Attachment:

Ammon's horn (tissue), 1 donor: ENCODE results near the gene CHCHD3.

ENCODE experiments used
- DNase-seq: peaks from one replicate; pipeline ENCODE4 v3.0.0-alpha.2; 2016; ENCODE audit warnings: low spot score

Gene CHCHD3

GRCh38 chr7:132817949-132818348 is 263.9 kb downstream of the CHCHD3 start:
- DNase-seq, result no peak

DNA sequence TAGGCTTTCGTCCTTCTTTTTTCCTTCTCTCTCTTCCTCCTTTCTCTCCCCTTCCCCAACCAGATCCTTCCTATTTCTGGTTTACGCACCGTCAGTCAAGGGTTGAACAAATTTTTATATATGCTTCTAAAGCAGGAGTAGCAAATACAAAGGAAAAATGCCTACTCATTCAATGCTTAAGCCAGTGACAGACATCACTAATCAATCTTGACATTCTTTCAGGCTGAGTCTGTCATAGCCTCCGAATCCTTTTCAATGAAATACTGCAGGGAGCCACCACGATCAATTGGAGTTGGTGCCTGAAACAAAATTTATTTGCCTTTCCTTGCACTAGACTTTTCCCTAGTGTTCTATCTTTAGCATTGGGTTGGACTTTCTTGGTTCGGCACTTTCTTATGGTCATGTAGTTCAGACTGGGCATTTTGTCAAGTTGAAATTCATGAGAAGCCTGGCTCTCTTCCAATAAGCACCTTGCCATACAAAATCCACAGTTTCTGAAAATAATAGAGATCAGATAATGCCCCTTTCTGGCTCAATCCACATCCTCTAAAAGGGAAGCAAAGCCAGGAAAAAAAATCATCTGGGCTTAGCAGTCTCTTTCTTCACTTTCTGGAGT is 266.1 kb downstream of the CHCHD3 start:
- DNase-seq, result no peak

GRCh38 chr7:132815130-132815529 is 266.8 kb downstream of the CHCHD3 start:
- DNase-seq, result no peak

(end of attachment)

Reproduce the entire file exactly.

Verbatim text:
Ammon's horn (tissue), 1 donor: ENCODE results near the gene CHCHD3.

ENCODE experiments used
- DNase-seq: peaks from one replicate; pipeline ENCODE4 v3.0.0-alpha.2; 2016; ENCODE audit warnings: low spot score

Gene CHCHD3

GRCh38 chr7:132817949-132818348 is 263.9 kb downstream of the CHCHD3 start:
- DNase-seq, result no peak

DNA sequence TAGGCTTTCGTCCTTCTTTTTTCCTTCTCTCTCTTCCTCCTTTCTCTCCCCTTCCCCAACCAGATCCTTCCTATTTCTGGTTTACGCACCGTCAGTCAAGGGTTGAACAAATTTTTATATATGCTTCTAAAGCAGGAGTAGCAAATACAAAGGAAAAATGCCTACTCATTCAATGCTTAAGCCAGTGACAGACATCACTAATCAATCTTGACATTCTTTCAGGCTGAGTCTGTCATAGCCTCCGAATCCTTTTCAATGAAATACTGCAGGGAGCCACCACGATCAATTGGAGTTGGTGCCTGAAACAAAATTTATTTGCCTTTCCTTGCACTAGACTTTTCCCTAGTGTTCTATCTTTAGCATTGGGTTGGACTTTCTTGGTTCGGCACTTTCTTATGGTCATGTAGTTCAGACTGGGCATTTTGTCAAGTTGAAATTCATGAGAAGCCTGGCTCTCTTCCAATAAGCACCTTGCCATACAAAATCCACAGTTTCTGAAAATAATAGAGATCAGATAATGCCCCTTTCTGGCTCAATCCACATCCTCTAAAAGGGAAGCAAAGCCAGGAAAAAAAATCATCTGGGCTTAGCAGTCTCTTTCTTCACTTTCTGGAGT is 266.1 kb downstream of the CHCHD3 start:
- DNase-seq, result no peak

GRCh38 chr7:132815130-132815529 is 266.8 kb downstream of the CHCHD3 start:
- DNase-seq, result no peak